Discovery Of CWD Prions In Soil Adds Piece To Deer Disease Puzzle
After years of Wisconsin testing fewer deer for chronic wasting disease but finding more cases of infections, a new study offered some additional clues about how CWD might spread through the environment.
Malformed proteins called prions cause CWD, a neurodegenerative condition that always kills its victims and so far has only been found in deer and closely related animals like moose and elk. Prions are the culprit in several human and animal neurodegenerative diseases, including the vicious Creutzfeldt-Jakob disease in humans and bovine spongiform encephalopathy ;(or mad cow disease) in cattle.
Researchers know that prions can jump from animals to humans, but have not yet established whether the prions that cause CWD can infect humans. Scientists who study CWD try to strike a balance, saying they're not ready to sound the alarm about humans contracting the disease from venison or other pathways, but admitting that the consequences would be dire if that happened.
Meanwhile, researchers are still trying to better understand how CWD spreads among deer, and new findings offer another piece to the puzzle. How the disease is transmitted is a compelling unknown, given that Wisconsin wildlife officials first discovered CWD in the state around the turn of the century, and have since found it in deer across more than two-thirds of its 72 counties.
In a paper published in the journal PLOS One, University of Wisconsin-Madison soil sciences professor Joel Pedersen and collaborators determined that soil and water can serve as reservoirs for the deadly prions. CWD researchers have long suspected that the prions make their way into the plants deer eat, by taking up tainted soil or by being exposed to urine, feces or bodily tissue of infected animals. Pedersen specifically looked at the soil around mineral lick sites in Iowa and Dane counties in southwestern Wisconsin, located dead-center of where the disease started and is most serious in the state.
Mineral licks are spots where deer and other wildlife gather to literally lick up essential nutrients like sodium and magnesium. Humans create artificial mineral licks to attract wildlife —10 out of the 11 sites examined in the UW study were artificial.
Pedersen detailed his findings in a May 18, 2018 interview with Wisconsin Public Television's Here & Now.
"It's the first time that prions have been discovered in naturally contaminated soils," Pedersen said. "We found them at sites where deer congregate. Whether they are at sufficiently high concentrations to cause transmissions and contribute to epidemics is not clear at this time."
Pedersen said it's not clear how long prions can actually linger in soil before disintegrating, but they are notoriously hardy. They are so heat-resistant that the only way to make meat from an infected deer prion-free is probably to incinerate it — sorry, concerned venison lovers.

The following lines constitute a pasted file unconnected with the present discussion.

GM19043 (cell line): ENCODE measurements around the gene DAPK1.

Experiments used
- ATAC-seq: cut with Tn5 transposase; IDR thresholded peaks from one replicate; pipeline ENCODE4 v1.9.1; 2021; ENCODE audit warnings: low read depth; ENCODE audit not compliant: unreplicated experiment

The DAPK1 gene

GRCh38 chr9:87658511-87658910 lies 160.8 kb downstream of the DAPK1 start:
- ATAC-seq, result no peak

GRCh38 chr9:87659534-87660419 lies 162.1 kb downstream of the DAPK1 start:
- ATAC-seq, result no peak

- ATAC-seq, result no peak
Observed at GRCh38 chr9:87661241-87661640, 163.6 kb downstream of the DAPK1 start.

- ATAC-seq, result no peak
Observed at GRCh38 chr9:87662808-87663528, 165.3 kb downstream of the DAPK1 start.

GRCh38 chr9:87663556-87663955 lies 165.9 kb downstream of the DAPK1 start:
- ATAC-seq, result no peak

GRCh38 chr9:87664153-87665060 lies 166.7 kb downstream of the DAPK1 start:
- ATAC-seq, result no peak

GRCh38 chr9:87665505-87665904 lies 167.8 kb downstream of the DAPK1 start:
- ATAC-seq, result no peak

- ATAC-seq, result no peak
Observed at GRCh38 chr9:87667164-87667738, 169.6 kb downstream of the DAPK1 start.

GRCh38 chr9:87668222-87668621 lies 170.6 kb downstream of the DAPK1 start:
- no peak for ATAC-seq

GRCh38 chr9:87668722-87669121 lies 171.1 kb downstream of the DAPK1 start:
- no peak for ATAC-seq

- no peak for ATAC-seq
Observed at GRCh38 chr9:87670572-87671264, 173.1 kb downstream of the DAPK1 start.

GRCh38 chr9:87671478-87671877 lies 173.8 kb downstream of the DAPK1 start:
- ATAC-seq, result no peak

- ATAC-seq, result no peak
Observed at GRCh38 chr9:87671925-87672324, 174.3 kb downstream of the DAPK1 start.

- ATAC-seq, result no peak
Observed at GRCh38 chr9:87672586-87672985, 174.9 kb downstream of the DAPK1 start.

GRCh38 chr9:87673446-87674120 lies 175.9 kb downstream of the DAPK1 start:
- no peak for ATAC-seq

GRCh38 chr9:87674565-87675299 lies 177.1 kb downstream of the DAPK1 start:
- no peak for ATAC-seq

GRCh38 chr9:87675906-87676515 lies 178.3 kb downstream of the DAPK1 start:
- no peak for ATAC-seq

A literature review Pedersen co-authored in 2011 suggests that the chemicals and microorganisms in soil aren't particularly effective at breaking down prions, though he has also discovered at least one notable exception.
"Several reports have shown that prions can persist in soil for several years," the literature review noted. In any case, if prions are present in soil, that means places where deer congregate could be hotspots for CWD. As Pedersen told Here & Now, "These are locations where deer actually consume soil."
Limitations on luring deer with artificial bait could help to address such concerns.
Conservationists and scientists have complained for years that Wisconsin officials are doing too little to track and limit the spread of CWD. Gov. Scott Walker proposed new regulations that would require deer farms to beef up their security fences and prohibit hunters from moving deer carcasses outside of known CWD-infected areas. Deer farmers and hunting ranchers, who've often argued that they're unfairly scapegoated in the CWD conversation, oppose Walker's proposal, while Wisconsin's Native American nations, long a voice on CWD and other conservation issues, are asking for "a seat at the table" in discussions over the new rules.
Meanwhile, the broader implications of Pedersen's research remain unclear. Materials that make their way into the soil can also leach into groundwater or get washed into lakes and streams, but Pedersen said he does not yet see a threat of CWD prions ending up in these places. In the interview, he reiterated that there's currently no evidence of CWD making the jump to human beings, but that still leaves a lot for scientists to figure out how is spreads among deer.
"We and others have for many years have hypothesized that environmental routes of transmission, such as via soil and water, may contribute to CWD epidemics," Pedersen said. "The relative importance of environmental routes versus contact between an infected animal and an uninfected animal is not clear."